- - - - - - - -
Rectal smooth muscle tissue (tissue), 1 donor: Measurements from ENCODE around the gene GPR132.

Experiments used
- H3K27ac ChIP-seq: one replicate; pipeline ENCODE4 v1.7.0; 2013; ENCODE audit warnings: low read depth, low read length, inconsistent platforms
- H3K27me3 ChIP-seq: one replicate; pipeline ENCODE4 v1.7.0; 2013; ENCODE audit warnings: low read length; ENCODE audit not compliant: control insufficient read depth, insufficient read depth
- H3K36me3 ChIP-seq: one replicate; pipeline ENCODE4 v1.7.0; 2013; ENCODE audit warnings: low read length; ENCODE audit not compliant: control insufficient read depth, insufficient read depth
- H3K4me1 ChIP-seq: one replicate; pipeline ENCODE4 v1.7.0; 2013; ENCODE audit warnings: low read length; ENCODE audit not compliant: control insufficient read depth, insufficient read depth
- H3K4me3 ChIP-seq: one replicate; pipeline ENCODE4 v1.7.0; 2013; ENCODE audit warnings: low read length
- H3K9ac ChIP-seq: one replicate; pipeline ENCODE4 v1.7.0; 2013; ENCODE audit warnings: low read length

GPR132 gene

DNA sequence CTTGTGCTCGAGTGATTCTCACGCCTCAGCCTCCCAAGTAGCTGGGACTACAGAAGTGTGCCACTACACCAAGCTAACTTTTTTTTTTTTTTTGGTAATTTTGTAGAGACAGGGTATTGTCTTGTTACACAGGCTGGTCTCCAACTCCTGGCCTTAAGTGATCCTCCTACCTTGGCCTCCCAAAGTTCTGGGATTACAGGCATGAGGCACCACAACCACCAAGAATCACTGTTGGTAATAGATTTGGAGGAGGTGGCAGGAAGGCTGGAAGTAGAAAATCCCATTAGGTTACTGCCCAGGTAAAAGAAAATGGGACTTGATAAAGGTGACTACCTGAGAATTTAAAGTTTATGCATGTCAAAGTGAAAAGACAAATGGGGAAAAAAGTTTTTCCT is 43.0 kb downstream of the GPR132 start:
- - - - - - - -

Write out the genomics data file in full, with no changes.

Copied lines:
Rectal smooth muscle tissue (tissue), 1 donor: Measurements from ENCODE around the gene GPR132.

Experiments used
- H3K27ac ChIP-seq: one replicate; pipeline ENCODE4 v1.7.0; 2013; ENCODE audit warnings: low read depth, low read length, inconsistent platforms
- H3K27me3 ChIP-seq: one replicate; pipeline ENCODE4 v1.7.0; 2013; ENCODE audit warnings: low read length; ENCODE audit not compliant: control insufficient read depth, insufficient read depth
- H3K36me3 ChIP-seq: one replicate; pipeline ENCODE4 v1.7.0; 2013; ENCODE audit warnings: low read length; ENCODE audit not compliant: control insufficient read depth, insufficient read depth
- H3K4me1 ChIP-seq: one replicate; pipeline ENCODE4 v1.7.0; 2013; ENCODE audit warnings: low read length; ENCODE audit not compliant: control insufficient read depth, insufficient read depth
- H3K4me3 ChIP-seq: one replicate; pipeline ENCODE4 v1.7.0; 2013; ENCODE audit warnings: low read length
- H3K9ac ChIP-seq: one replicate; pipeline ENCODE4 v1.7.0; 2013; ENCODE audit warnings: low read length

GPR132 gene

DNA sequence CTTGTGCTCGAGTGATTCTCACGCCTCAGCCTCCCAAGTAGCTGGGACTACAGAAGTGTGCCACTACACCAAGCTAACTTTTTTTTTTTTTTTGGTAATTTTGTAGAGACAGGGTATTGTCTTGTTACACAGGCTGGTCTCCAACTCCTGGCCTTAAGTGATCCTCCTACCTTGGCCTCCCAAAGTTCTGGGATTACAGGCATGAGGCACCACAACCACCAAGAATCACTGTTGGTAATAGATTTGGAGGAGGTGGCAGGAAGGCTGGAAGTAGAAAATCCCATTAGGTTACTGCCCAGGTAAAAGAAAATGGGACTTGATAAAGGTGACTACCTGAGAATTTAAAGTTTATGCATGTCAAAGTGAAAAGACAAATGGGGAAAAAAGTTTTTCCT is 43.0 kb downstream of the GPR132 start: